UBC Theses and Dissertations

UBC Theses Logo

UBC Theses and Dissertations

Teaching literacy through interaction Kotcher, Jean Maria 1989

Your browser doesn't seem to have a PDF viewer, please download the PDF to view this item.

Item Metadata

Download

Media
831-UBC_1989_A8 K69.pdf [ 6.35MB ]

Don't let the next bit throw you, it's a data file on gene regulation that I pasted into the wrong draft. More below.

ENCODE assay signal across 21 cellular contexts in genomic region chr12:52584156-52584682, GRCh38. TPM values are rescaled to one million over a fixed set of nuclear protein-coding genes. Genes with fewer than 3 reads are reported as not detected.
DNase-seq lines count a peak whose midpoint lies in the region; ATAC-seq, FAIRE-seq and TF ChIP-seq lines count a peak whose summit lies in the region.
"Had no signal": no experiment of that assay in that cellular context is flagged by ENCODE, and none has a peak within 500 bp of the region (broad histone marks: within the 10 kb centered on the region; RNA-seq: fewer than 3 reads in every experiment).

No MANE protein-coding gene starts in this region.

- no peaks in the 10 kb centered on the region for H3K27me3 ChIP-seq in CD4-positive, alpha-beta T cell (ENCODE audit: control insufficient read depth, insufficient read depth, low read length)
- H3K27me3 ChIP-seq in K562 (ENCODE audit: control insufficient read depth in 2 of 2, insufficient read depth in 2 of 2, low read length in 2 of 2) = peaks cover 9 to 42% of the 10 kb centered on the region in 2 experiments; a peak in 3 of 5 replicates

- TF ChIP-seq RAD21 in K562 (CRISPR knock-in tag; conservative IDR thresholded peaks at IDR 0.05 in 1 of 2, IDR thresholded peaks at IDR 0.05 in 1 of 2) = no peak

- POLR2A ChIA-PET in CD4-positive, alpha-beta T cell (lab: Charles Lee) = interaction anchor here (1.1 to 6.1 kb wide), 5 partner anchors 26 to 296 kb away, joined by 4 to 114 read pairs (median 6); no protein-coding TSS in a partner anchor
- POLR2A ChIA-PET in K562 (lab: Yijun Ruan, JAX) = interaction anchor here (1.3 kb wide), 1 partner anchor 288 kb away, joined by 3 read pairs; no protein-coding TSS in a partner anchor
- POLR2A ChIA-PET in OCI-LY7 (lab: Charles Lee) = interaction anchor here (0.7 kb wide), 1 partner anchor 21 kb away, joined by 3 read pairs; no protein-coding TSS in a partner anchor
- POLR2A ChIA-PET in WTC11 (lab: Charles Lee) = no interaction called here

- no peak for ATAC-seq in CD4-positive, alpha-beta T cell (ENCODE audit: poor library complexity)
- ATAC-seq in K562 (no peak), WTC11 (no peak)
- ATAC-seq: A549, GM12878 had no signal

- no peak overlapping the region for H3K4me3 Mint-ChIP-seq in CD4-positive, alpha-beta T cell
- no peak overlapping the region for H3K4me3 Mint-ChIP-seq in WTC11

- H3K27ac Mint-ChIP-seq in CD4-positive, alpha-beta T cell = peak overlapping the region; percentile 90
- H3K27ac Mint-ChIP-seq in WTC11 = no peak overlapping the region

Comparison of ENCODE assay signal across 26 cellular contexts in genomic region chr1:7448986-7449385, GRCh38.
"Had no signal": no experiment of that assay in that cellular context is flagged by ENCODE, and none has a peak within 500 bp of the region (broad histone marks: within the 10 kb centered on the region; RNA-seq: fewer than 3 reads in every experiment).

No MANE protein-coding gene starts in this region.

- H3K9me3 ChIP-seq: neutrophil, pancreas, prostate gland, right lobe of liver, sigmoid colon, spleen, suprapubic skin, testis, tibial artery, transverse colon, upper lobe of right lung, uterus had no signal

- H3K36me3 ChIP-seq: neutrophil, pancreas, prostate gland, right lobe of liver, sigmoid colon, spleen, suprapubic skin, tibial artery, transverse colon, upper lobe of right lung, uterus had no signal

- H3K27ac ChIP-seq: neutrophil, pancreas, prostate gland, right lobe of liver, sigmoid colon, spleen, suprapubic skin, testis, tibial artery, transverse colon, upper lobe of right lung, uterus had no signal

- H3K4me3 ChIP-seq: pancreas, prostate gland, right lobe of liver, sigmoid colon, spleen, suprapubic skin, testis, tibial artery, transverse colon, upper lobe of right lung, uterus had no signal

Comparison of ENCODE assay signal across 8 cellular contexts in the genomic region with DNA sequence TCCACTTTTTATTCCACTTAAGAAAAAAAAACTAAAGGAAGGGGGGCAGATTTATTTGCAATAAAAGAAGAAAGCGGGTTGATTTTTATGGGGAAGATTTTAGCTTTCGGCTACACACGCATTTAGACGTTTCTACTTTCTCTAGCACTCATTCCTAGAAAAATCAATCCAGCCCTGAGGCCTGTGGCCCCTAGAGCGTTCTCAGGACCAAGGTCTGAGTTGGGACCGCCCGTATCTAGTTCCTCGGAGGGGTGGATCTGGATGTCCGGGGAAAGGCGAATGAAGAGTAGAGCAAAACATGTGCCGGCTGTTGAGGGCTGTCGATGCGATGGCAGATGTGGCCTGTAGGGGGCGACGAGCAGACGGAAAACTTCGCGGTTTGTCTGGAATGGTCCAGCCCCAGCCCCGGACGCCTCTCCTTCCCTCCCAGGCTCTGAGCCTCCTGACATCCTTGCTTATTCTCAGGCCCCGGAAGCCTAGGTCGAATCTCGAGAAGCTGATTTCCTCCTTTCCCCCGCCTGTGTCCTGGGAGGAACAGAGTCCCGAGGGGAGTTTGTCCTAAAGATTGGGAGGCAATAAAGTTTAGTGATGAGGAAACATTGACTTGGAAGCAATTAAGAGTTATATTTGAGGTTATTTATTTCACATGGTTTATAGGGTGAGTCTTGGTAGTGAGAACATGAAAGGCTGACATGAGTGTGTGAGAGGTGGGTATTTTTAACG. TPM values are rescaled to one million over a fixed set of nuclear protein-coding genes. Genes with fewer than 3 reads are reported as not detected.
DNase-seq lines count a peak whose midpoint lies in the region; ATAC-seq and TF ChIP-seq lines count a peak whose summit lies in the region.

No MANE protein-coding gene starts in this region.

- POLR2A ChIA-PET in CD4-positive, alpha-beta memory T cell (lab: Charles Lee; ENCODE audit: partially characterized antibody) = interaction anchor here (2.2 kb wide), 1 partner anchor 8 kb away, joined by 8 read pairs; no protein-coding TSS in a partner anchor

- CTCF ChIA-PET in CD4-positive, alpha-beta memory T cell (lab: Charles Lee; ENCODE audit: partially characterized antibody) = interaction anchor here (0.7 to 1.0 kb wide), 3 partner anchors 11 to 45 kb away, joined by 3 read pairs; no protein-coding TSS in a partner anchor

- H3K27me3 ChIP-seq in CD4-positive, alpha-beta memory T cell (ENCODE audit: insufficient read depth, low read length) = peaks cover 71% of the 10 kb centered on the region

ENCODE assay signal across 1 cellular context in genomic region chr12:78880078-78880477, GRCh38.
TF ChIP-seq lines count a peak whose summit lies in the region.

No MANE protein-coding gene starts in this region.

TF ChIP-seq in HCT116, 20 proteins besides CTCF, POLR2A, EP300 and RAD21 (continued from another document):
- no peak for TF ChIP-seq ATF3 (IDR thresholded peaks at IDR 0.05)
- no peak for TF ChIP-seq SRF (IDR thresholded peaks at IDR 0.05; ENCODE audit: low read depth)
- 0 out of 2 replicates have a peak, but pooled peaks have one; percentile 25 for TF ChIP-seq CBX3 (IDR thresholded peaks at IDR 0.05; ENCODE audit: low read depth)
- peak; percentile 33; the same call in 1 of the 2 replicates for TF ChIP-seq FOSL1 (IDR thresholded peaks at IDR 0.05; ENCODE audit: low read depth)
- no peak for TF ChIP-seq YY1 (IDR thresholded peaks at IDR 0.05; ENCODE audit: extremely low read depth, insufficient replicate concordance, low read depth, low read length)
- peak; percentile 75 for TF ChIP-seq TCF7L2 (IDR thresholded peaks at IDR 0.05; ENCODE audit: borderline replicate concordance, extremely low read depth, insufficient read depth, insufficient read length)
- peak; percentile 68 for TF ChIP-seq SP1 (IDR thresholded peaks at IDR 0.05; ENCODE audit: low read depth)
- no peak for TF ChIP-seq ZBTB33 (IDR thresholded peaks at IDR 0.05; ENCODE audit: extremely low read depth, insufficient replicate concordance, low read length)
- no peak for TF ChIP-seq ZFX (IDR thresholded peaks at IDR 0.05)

Metadata
JSON: 831-1.0054727.json
JSON-LD: 831-1.0054727-ld.json
RDF/XML (Pretty): 831-1.0054727-rdf.xml
RDF/JSON: 831-1.0054727-rdf.json
Turtle: 831-1.0054727-turtle.txt
N-Triples: 831-1.0054727-rdf-ntriples.txt
Original Record: 831-1.0054727-source.json
Full Text
831-1.0054727-fulltext.txt
Citation
831-1.0054727.ris

Full Text